NetSky.T worm was discovered on April 6th, 2004. This variant is very close to the Netsky.S variant. Like the .S variant, it has a limited set of features. The worm spreads in e-mails, but does not spread to local network and P2P and does not uninstall Bagle worm. The worm has a backdoor that listens on port 6789.
Disinfection & Removal
Allow F-Secure Anti-Virus to disinfect the relevant files.
For more general information on disinfection, please see Removal Instructions.
Eliminating a Local Network Outbreak
If the infection is in a local network, please follow the instructions on this webpage:
The worm's file is a PE executable 18432 bytes long packed with PE-Patch and UPX file compressors. Some of the worm's text strings are encrypted.
Installation to system
Upon execution NetSky.T copies itself as EastAV.exe file to Windows folder and adds a startup key for this file into System Registry:
[HKLM\SOFTWARE\Microsoft\Windows\CurrentVersion\Run] "EasyAV" = "%WinDir%\EasyAV.exe"
where %WinDir% represents Windows folder name.
Additionally the worm drops the uinmzertinmds.opm file in Windows folder. This file contains the MIME-encoded copy of the worm's executable that will be sent in e-mails.
The worm always has 2 of its processes in Windows memory. If one process gets killed, the remaining one restarts it. The worm also protects its file and startup key in the Registry from being deleted. All the above makes manual disinfection a challenging task.
Spreading in e-mail
Before spreading in e-mail the worm collects e-mail addresses. It scans all files on all drives from C: to Z: except CD-ROM drives. If any file with the following extensions is found, the worm opens it and searches for e-mail addresses there:
.eml .txt .php .cfg .mbx .mdx .asp .wab .doc .vbs .rtf .uin .shtm .cgi .dhtm .adb .tbb .dbx .pl .htm .html .sht .oft .msg .ods .stm .xls .jsp .wsh .xml .mht .mmf .nch .ppt
The worm spreads itself in e-mails It sends messages with different subject lines, body text and attachment names. Here's the list of subjects that the worm uses:
Hi Hello Re: Hi Re: Hello Approved Re: Approved Thank you! Re: Thanks you! Request Re: Request Your document Re: Your document Your details Re: Your details Your information Re: Your information My details Re: My details Important Re: Important
The message body is composed from 3 different string arrays:
Hi! Hello! Hello!
Please read the <string>. Please have a look at the <string>. Here is the <string>. The <string> is attached. Please see the <string>. I have sent the <string>. The requested <string> is attached! Here is the document. See the document for details. Please have a look at the attached document. Please read the attached document. Your file is attached to this mail. Please, <string>. Your <string> is attached. My <string> is attached. I have found the <string>. Approved, here is the document. For more information see the attached document. For more details see the attached document. Please read quickly. Please notice the attached document. Please notice the attached <string>. Your <string>. I have spent much time for your document. I have spent much time for the <string>. The <string>. My <string>. Note that I have attached your document.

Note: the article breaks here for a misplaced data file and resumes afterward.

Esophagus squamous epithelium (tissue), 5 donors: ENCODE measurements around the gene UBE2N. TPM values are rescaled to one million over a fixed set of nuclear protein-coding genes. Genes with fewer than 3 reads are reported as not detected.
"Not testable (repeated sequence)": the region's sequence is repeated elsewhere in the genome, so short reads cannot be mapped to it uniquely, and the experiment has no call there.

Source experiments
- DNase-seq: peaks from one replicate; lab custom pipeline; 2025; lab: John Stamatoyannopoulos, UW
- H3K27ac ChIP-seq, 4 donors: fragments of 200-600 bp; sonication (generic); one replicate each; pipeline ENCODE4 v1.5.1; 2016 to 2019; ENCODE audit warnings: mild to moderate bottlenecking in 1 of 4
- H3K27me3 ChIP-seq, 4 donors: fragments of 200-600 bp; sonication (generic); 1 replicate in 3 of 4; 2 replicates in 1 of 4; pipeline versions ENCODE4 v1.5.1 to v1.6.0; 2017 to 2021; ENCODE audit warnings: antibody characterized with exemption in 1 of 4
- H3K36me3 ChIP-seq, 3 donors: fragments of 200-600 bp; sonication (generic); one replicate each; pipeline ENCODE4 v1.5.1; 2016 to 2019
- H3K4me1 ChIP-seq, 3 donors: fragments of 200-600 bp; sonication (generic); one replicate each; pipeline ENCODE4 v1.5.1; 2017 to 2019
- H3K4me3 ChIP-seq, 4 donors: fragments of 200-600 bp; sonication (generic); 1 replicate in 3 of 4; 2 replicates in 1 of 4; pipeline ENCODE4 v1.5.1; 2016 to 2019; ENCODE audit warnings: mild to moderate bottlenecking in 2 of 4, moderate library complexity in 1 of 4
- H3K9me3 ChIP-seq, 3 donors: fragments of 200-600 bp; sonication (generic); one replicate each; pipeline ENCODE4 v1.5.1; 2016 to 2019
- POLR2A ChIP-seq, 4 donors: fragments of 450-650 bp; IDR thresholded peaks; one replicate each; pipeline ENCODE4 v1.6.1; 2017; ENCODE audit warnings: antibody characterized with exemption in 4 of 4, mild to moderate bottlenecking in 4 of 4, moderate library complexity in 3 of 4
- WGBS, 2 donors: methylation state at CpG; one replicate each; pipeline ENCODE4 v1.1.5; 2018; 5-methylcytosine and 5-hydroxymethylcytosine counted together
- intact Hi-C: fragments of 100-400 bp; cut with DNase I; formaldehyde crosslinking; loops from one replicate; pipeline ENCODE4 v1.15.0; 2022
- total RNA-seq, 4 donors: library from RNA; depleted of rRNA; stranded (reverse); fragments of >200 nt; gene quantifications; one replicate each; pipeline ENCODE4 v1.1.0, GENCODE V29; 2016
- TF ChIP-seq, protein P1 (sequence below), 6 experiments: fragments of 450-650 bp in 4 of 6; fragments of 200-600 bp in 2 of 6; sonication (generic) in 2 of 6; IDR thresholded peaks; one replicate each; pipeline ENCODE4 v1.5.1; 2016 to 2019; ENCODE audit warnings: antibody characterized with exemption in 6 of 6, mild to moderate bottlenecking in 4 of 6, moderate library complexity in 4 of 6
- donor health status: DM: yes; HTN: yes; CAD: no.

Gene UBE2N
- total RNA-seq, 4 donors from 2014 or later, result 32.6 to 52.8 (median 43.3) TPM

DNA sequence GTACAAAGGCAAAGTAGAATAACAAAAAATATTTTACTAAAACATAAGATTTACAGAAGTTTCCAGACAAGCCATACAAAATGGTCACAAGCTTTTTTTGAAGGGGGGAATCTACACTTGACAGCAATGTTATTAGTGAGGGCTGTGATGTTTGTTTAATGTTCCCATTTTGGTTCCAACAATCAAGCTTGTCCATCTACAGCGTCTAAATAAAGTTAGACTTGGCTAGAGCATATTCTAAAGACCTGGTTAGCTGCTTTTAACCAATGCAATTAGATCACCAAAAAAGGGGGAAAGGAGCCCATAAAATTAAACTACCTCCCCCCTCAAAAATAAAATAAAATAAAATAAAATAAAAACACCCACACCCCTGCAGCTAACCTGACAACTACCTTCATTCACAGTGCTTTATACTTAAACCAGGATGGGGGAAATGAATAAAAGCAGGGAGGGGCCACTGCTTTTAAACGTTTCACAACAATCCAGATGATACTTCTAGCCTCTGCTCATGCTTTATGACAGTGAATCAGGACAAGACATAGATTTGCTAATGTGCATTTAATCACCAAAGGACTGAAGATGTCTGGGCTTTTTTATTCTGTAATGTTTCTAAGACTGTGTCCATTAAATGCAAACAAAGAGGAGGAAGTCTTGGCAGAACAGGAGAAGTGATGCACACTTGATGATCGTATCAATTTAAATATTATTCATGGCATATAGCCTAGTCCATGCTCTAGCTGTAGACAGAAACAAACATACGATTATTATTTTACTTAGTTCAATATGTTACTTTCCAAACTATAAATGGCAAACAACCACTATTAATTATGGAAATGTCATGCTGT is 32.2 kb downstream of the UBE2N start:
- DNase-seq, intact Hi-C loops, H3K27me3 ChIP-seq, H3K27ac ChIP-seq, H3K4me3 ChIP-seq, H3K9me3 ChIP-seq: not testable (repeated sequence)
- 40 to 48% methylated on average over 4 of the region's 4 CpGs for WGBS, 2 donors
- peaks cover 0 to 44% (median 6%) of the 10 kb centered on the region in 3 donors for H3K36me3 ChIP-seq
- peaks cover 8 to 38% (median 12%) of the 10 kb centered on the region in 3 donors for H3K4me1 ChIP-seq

Thanks Thank you Yours sincerely
The attachment name is selected and the <string> value for the message body is selected from the following variants:
approved file list corrected document archive abuse list presentation document instructions details improved document note message contact list number list file secound document improved file user list textfile new document text information info word document excel document powerpoint document detailed document homepage letter mail document old document approved document movie document picture document summary description requested document notice bill answer release final version diggest important document order photo document personal message phone number e-mail icq number report story concept developement sample postcard account
The infected attachment has .PIF extension and can also contain random numbers in its name. The worm does not spread itself from 13th to 17th of April 2004.
The worm has a backdoor that listens on TCP port 6789. It allows to download and execute files on an infected computer.
Netsky.T has a payload. It performs a DoS (Denial of Service) attack on the following websites from 14th to 23rd of April 2004:
www.cracks.am www.emule.de www.kazaa.com www.freemule.net www.keygen.us
This worm variant also contains a message from the author of the worm. Bagle is not mentioned there and taking into account that Netsky doesn't uninstall Bagle any longer, we consider the war to be over (at least for now).